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Exercise for the Elderly
Is it safe for me to exercise?
is safe for most adults older than 65 years to exercise. Even patients
with chronic illnesses such as heart disease, high blood pressure,
diabetes, and arthritis, can exercise safely. Many of these conditions
are improved with exercise. If you are not sure if exercise is safe for
you or if you are currently inactive, ask your doctor.
How do I get started?
is important to wear loose, comfortable clothing and well-fitting,
sturdy shoes. Your shoes should have a good arch support, and an
elevated and cushioned heel to absorb shock.
If you are not
already active, you should begin slowly. Start with exercises that you
are already comfortable doing. Starting slowly makes it less likely
that you will injure yourself. Starting slowly also helps prevent
soreness from "overdoing" it. The saying "no pain, no gain" is not true
for older or elderly adults. You do not have to exercise at a high
intensity to get most health benefits.
Walking, for example, is
an excellent activity to start with. As you become used to exercising,
or if you are already active, you can slowly increase the intensity of
your exercise program.
What type of exercise should I do?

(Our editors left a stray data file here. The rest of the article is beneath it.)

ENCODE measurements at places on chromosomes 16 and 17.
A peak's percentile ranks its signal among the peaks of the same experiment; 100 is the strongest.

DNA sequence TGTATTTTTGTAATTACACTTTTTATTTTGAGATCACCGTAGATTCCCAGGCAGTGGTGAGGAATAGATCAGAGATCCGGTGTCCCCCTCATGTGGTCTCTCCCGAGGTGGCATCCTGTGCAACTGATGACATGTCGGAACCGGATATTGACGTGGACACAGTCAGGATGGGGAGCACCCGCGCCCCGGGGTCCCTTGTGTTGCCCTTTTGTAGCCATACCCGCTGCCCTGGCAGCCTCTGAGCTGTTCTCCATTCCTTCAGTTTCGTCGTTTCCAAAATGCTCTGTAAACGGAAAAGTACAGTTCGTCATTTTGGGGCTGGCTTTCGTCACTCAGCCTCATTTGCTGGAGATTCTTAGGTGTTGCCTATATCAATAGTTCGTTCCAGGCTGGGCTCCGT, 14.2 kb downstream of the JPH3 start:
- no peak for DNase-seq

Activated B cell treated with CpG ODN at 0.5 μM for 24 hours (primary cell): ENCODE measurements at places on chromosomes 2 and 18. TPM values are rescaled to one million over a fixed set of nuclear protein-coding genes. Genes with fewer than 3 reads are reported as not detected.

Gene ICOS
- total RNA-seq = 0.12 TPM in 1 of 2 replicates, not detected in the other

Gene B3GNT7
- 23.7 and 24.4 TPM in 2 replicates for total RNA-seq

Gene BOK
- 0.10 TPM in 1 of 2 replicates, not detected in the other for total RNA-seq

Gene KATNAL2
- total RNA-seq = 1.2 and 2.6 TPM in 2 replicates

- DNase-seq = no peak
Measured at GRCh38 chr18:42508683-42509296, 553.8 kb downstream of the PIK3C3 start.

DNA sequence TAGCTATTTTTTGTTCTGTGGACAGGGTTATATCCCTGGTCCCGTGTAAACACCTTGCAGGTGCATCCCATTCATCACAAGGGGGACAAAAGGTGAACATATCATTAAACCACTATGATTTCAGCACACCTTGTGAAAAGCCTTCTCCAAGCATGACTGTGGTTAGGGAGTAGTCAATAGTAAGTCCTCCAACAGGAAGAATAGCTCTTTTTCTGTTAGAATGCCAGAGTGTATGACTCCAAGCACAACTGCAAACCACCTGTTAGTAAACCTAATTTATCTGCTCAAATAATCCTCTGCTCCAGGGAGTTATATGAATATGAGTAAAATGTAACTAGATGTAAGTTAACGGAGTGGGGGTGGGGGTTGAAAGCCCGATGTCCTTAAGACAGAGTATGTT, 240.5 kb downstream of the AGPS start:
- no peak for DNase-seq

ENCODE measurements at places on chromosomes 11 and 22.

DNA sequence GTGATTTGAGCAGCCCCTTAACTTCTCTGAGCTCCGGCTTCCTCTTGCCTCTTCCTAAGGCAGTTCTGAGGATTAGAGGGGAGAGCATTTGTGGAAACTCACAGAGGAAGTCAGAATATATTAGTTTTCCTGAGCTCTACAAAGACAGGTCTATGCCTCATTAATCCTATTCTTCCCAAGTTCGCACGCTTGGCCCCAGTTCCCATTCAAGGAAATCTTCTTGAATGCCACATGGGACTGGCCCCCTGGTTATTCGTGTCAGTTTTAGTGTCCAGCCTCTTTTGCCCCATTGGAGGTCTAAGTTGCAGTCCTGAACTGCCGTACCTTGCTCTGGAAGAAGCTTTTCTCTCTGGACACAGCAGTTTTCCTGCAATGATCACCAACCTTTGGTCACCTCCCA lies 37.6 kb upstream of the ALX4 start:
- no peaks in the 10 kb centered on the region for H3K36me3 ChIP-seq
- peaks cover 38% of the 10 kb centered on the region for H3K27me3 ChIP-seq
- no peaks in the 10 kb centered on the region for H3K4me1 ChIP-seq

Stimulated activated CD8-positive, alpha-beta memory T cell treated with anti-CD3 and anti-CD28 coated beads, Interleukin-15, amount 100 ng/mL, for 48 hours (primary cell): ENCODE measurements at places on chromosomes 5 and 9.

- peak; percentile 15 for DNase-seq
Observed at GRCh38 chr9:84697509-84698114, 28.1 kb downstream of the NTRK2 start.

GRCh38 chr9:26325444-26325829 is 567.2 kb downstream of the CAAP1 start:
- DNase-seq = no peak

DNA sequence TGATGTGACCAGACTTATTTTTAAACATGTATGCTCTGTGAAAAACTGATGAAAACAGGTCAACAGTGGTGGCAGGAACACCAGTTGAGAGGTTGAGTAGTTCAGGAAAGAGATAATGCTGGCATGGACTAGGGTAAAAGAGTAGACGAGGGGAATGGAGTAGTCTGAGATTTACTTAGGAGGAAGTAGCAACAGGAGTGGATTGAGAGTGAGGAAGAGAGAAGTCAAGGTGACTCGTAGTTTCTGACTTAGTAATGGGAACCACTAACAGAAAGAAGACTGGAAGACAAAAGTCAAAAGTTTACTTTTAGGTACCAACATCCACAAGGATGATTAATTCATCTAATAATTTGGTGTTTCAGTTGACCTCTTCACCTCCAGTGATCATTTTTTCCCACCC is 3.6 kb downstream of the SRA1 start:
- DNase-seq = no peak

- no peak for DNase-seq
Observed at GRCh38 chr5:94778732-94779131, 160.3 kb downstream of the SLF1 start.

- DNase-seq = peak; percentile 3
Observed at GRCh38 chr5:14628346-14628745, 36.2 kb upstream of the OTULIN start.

are several types of exercise that you should do. You will want to do
some type of aerobic activity for at least 30 minutes on most, and
preferably, all days of the week. Examples are walking, swimming, and
bicycling. You should also do resistance, or strength training two days
Warm up for five minutes before each exercise
session. Walking slowly and stretching are good warm-up activities. You
should also cool down with more stretching for five minutes when you
finish exercising. Cool down longer in warmer weather.
is only good for you if you are feeling well. Wait to exercise until
you feel better if you have a cold, flu, or other illness. If you miss
exercise for more than two weeks, be sure to start slowly again.
When should I call my doctor?
your muscles or joints are sore the day after exercising, you may have
done too much. Next time, exercise at a lower intensity. If the pain or
discomfort persists, you should talk to your doctor. You should also
talk to your doctor if you have any of the following symptoms while
- Chest pain or pressure
- Trouble breathing or excessive shortness of breath
- Light-headedness or dizziness
- Difficulty with balance
What are some specific exercises I can do?
following page shows some simple strength exercises that you can do at
home. Each exercise should be done 8 to 10 times for two sets. Remember
- Complete all movements in a slow, controlled fashion.
- Don't hold your breath.
- Stop if you feel pain.
- Stretch each muscle after your workout.
EXERCISE 1. Wall push-ups.
Place hands flat against the wall.
Slowly lower body to the wall. Push body away from wall to return to starting position.
EXERCISE 2. Chair squats.
by sitting in the chair. Lean slightly forward and stand up from the
chair. Try not to favor one side or use your hands to help you.
EXERCISE 3. Biceps curl.
a weight in each hand with your arms at your sides. Bending your arms
at the elbows, lift the weights to your shoulders and then lower them
to your sides.
EXERCISE 4. Shoulder shrugs.
Hold a weight in each hand with your arms at your side. Shrug your shoulders up toward your ears and then lower them back down.
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